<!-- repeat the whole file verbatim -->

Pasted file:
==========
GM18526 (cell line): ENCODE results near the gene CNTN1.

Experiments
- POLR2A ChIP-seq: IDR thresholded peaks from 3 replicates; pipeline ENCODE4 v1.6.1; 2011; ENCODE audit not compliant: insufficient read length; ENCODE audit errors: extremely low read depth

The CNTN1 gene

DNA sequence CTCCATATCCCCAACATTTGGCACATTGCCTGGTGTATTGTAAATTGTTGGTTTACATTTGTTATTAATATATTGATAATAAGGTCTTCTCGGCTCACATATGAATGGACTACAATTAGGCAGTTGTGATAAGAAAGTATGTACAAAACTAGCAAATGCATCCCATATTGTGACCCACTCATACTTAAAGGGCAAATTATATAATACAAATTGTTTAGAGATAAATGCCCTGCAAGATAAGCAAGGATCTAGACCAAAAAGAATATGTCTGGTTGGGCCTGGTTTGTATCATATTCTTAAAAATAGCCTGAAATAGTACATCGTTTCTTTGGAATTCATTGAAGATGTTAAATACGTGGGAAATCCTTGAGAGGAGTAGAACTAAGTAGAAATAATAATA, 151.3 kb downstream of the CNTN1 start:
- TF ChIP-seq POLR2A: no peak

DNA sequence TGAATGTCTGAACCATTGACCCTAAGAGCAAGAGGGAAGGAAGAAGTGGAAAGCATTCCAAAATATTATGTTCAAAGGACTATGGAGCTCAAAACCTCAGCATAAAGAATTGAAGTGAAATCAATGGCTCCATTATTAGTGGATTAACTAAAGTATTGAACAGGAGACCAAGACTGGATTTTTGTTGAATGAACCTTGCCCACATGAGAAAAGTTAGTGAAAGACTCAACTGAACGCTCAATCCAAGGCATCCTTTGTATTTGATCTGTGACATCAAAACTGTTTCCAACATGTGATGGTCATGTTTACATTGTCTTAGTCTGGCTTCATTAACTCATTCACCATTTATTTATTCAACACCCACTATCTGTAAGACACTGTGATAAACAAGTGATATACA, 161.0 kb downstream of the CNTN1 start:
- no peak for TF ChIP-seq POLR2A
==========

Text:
GM18526 (cell line): ENCODE results near the gene CNTN1.

Experiments
- POLR2A ChIP-seq: IDR thresholded peaks from 3 replicates; pipeline ENCODE4 v1.6.1; 2011; ENCODE audit not compliant: insufficient read length; ENCODE audit errors: extremely low read depth

The CNTN1 gene

DNA sequence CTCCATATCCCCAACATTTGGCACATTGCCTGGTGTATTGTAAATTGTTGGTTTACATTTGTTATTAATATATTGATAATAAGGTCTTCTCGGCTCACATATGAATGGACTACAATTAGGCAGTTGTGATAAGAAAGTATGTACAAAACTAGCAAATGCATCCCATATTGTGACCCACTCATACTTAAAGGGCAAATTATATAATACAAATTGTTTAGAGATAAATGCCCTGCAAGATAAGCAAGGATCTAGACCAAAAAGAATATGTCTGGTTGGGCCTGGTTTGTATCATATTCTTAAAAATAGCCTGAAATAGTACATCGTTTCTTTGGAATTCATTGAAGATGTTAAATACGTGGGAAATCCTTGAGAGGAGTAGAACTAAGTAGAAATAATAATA, 151.3 kb downstream of the CNTN1 start:
- TF ChIP-seq POLR2A: no peak

DNA sequence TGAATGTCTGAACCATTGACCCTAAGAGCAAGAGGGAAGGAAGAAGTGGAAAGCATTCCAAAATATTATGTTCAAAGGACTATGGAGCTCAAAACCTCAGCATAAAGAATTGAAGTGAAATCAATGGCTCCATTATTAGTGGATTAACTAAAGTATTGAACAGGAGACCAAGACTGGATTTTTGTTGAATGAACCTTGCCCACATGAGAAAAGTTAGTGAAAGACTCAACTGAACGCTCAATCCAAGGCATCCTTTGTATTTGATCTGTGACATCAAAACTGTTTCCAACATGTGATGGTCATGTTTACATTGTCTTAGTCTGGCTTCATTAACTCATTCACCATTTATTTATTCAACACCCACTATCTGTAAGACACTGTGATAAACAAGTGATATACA, 161.0 kb downstream of the CNTN1 start:
- no peak for TF ChIP-seq POLR2A